Saturday, 28 December 2013

Holy Innocents, and the Dangerous Herod Boys

So a friend was telling me a story. About a woman - a Christian - who was catching a train. But due to some unlikely coincidence - or, as I normally call them - coincidence - she missed it. The train went on and crashed, killing everybody on it. So the woman was saved, because she was a faithful Christian.

I did ask my friend if he had any information as to the state of regeneration of the people who did actually catch the train - given this story was based in the United States I was guessing there might be a few Christians who actually made the departure time - but sadly he was unable to inform me.

The Holy Innocents are a reminder that the work of God still takes place in a dark world. As the tinsel and angels crowd round the manger, an evil king, scared for his succession, comes down like the wolf on the fold.

We get the discussions about whether this story is true. There seems little point arguing with it, if you accept the Gospel stories as true in general. It's consistent with everything else we know about the Herod family. It was likely to be quite small in the scale of genocides - maybe 20 or so baby boys. It's not that different to what we see in our own lifetimes, across this still-dark world.

It just cries out, for me, a question about God's action in all this. Herod's acting completely to plot. This is what Herods do. This is what all vicious, suspicious dictators, from Tiberius Caesar to Kim Jong-un, do. You might even, if you were to put on your Reading Glasses of Hermeneutical Suspicion, see some parallels in the way kings David and Solomon act when they come to power.

But what is God doing here? Just the one family - his own, if you like - get the warning. All the others - nothing, or maybe a dream that is ignored. So the God-child gets away, apparently so he can fulfil a Hosean prophecy, while the others die - the first witnesses to Our Lord, in later tradition.

But like the dictators, God also has form here. After all, as the Egyptians were killing the Hebrew babies, there was one who snuck through, hidden in a basket. As the children of Jerusalem died at the hands of the Babylonians, just a remnant survived. This is not a bug. It appears to be a feature.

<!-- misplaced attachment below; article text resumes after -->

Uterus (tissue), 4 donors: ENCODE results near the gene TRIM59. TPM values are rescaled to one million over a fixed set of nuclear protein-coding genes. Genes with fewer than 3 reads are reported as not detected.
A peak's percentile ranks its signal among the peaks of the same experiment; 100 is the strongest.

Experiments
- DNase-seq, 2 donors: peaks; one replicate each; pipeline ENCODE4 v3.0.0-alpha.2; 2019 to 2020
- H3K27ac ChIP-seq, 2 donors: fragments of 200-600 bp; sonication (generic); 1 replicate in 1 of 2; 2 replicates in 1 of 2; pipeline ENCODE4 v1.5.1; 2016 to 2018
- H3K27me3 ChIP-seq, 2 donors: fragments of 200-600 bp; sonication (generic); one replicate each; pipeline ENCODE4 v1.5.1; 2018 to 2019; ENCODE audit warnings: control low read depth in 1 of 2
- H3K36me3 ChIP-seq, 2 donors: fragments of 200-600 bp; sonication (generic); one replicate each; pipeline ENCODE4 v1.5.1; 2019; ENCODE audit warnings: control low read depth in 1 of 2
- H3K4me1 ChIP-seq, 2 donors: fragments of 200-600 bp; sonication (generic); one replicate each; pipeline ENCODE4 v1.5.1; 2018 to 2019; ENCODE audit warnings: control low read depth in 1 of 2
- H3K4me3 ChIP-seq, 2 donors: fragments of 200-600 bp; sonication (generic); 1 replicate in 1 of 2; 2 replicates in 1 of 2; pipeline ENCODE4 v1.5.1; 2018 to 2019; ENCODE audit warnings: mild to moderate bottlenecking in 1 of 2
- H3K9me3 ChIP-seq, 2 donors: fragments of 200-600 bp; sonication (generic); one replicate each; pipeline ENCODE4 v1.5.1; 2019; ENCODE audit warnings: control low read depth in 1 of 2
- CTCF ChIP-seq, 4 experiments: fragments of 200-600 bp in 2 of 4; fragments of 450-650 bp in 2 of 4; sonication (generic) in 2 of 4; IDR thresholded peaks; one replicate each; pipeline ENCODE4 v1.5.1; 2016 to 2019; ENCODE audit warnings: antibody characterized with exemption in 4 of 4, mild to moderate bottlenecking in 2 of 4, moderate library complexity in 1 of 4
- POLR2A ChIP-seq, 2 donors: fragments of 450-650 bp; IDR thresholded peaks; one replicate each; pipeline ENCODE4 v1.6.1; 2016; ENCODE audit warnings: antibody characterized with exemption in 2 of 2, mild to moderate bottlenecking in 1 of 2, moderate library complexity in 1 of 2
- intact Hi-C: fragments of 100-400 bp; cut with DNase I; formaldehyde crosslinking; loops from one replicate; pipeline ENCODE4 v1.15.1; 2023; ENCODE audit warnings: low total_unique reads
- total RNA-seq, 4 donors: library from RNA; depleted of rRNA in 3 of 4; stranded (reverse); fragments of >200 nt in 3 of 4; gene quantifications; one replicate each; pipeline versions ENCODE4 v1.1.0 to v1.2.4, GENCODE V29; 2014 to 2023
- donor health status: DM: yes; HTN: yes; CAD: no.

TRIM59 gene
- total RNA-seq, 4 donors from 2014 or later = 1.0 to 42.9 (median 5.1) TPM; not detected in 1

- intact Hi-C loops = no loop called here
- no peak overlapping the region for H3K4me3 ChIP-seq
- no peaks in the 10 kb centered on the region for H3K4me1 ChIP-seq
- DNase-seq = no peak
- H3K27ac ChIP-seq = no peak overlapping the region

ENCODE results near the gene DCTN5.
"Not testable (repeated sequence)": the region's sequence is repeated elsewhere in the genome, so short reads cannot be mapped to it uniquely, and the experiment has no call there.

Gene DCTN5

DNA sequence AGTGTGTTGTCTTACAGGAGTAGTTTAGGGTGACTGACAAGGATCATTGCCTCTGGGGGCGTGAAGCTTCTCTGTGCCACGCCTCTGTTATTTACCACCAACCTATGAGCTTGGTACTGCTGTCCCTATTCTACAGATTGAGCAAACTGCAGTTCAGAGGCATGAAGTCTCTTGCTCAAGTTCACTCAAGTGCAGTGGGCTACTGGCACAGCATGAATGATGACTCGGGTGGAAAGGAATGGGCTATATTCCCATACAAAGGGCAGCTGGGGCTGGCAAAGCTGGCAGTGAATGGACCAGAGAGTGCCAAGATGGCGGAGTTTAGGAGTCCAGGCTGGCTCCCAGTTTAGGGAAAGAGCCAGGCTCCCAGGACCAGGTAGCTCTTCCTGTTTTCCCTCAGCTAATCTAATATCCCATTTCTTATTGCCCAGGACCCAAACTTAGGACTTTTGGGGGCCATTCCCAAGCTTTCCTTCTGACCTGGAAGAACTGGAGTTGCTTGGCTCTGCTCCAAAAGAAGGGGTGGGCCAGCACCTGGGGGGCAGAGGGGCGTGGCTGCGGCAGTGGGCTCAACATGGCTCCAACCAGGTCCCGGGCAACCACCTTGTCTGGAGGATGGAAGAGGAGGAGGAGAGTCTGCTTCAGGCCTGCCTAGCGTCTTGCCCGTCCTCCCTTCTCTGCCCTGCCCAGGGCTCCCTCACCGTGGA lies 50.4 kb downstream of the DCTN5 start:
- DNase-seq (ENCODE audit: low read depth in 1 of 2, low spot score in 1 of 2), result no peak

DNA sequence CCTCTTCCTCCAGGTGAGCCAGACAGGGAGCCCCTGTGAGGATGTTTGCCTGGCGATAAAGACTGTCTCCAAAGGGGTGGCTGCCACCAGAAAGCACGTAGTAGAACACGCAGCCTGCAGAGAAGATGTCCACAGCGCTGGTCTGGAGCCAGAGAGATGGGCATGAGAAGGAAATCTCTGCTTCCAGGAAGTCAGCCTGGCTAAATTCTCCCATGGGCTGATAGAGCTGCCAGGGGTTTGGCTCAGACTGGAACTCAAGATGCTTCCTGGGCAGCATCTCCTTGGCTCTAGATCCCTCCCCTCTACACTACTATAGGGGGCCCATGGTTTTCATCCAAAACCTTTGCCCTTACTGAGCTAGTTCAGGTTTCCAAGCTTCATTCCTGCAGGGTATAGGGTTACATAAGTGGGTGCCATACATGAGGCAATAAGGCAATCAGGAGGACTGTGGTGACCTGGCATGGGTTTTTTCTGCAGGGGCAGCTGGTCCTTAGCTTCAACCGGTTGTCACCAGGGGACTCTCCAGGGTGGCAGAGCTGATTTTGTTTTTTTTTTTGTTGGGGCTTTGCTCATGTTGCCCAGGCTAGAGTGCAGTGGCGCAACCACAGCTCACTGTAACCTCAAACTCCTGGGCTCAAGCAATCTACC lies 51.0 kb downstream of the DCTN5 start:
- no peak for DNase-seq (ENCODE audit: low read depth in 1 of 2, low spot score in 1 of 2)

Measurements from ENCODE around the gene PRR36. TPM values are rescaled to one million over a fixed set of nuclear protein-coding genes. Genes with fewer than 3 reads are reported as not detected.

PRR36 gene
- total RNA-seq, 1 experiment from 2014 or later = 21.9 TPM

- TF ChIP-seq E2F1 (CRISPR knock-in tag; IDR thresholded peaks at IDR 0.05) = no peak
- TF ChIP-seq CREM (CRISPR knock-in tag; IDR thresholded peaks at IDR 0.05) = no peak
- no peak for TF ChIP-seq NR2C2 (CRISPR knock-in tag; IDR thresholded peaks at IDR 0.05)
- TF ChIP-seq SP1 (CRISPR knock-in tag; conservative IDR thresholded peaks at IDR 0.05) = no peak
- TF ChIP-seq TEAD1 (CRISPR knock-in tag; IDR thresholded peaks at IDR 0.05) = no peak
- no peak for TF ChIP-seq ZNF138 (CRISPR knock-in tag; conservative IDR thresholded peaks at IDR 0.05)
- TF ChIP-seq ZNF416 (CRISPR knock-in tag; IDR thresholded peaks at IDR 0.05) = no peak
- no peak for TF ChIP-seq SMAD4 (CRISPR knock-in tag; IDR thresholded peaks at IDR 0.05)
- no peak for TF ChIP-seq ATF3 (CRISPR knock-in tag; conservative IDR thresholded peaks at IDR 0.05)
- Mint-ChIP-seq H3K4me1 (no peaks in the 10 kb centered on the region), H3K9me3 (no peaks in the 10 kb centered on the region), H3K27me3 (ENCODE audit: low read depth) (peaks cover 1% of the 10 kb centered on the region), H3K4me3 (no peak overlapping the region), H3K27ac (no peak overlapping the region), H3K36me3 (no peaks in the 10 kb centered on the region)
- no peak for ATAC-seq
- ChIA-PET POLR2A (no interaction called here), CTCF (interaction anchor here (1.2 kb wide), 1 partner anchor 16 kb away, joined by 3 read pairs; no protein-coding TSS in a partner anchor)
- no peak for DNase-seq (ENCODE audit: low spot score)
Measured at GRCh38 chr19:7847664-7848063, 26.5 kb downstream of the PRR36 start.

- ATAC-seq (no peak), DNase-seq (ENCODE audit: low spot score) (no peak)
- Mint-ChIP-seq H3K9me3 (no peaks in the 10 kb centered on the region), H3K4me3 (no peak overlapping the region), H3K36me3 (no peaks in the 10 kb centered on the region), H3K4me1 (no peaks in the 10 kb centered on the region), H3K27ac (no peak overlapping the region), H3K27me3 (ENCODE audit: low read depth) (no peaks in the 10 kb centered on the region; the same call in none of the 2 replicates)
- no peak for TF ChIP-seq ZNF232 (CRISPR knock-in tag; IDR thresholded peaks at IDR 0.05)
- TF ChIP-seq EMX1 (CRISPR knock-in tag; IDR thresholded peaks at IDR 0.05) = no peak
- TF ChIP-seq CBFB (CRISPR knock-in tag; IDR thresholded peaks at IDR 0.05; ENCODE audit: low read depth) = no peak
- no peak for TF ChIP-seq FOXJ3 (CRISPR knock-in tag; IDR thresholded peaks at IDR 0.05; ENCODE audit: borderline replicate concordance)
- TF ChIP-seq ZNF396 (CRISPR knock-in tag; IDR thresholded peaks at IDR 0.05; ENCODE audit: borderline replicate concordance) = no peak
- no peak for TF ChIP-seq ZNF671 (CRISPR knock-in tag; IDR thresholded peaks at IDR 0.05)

The Powers that Be caught up with him in the end, of course. The job Herod's men failed to do, Pilate's bunch managed later on. Maybe some cursing Jesus around the cross - old men now, of course - were among those who couldn't catch the King of the Jews 30-odd years earlier. Satisfied to see the job finally done. The final Holy Innocent.

And that's where the odd part of the story - the one I trust in, though I can never quite understand it - cuts in. The bit where God says yes, I didn't save all the kids n Egypt - and a lot of innocent Egyptian babies died, too, don't forget. And I didn't save the babies in the fall of Jerusalem. And I didn't save the Holy Innocents. And in the centuries to come, this theme will repeat itself - again and again.

But here, where the might of the evil Roman army has pinned me, where my own people's leaders have betrayed me - where the Herod family have let me down, yet again - here I share in all the other senseless deaths. Here I take part in your senseless death. And if I join you down there, I'll drag you back up with me.


  1. Were you divinely inspired by this morning's Thought for the Day? is the Lord, as ever, moving in mysterious ways?

  2. Thought for the Day is God's way of telling me I should be listening to 5 Live. So, no.

  3. Thought for the Day is God's way of telling me I should be listening to 5 Live. So, no.


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